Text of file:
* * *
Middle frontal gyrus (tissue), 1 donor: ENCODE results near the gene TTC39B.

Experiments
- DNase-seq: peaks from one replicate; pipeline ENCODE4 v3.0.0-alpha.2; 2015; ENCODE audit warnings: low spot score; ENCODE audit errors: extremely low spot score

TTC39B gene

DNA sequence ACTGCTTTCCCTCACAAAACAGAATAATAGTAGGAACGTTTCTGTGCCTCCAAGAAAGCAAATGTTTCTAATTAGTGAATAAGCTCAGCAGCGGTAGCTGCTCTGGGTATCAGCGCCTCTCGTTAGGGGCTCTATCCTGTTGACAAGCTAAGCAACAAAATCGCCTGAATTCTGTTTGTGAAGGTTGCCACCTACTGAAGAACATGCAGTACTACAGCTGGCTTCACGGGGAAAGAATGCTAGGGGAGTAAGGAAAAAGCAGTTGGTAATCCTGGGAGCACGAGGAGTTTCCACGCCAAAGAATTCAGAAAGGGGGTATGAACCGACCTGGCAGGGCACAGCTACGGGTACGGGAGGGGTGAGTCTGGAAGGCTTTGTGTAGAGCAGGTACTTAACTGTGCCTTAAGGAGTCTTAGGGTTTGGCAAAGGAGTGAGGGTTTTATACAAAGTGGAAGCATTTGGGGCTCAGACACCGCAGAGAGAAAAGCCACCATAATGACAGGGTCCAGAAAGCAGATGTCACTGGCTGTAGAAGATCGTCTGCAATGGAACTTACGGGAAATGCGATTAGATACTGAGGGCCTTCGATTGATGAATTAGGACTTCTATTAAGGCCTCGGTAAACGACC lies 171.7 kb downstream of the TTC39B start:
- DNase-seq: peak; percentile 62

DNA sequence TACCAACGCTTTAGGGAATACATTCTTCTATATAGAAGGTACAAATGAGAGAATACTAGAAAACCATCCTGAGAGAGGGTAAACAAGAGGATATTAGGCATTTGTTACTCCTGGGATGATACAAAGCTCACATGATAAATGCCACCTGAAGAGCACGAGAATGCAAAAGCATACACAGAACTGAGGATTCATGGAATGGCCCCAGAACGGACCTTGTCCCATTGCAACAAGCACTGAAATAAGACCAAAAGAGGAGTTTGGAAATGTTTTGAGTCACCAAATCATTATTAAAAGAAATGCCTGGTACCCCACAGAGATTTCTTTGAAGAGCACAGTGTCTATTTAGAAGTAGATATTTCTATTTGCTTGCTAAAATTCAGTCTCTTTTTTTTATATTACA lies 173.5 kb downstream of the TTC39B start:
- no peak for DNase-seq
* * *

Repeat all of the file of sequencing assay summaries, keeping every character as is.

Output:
Middle frontal gyrus (tissue), 1 donor: ENCODE results near the gene TTC39B.

Experiments
- DNase-seq: peaks from one replicate; pipeline ENCODE4 v3.0.0-alpha.2; 2015; ENCODE audit warnings: low spot score; ENCODE audit errors: extremely low spot score

TTC39B gene

DNA sequence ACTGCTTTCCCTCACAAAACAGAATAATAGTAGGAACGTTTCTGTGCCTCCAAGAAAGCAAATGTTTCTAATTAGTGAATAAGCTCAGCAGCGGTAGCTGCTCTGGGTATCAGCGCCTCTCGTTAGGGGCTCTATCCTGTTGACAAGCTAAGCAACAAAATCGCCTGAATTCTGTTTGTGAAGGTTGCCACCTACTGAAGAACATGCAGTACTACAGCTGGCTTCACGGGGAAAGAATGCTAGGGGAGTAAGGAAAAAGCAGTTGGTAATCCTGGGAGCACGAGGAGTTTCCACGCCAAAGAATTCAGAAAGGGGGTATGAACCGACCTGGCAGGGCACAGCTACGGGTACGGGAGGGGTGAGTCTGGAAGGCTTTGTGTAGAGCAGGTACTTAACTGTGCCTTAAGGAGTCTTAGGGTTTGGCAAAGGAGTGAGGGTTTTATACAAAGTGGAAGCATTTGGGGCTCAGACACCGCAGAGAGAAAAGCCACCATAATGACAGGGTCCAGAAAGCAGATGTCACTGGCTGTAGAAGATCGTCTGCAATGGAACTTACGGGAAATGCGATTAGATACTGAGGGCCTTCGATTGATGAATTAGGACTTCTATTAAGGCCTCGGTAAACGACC lies 171.7 kb downstream of the TTC39B start:
- DNase-seq: peak; percentile 62

DNA sequence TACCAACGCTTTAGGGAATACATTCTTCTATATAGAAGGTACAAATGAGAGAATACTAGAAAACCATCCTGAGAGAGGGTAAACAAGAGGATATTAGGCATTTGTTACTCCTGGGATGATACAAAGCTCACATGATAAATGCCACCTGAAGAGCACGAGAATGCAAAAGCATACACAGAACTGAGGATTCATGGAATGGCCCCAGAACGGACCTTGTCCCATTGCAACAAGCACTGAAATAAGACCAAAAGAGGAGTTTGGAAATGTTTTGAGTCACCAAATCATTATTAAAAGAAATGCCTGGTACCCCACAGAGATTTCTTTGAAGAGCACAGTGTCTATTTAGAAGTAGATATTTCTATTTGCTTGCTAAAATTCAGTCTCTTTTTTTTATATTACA lies 173.5 kb downstream of the TTC39B start:
- no peak for DNase-seq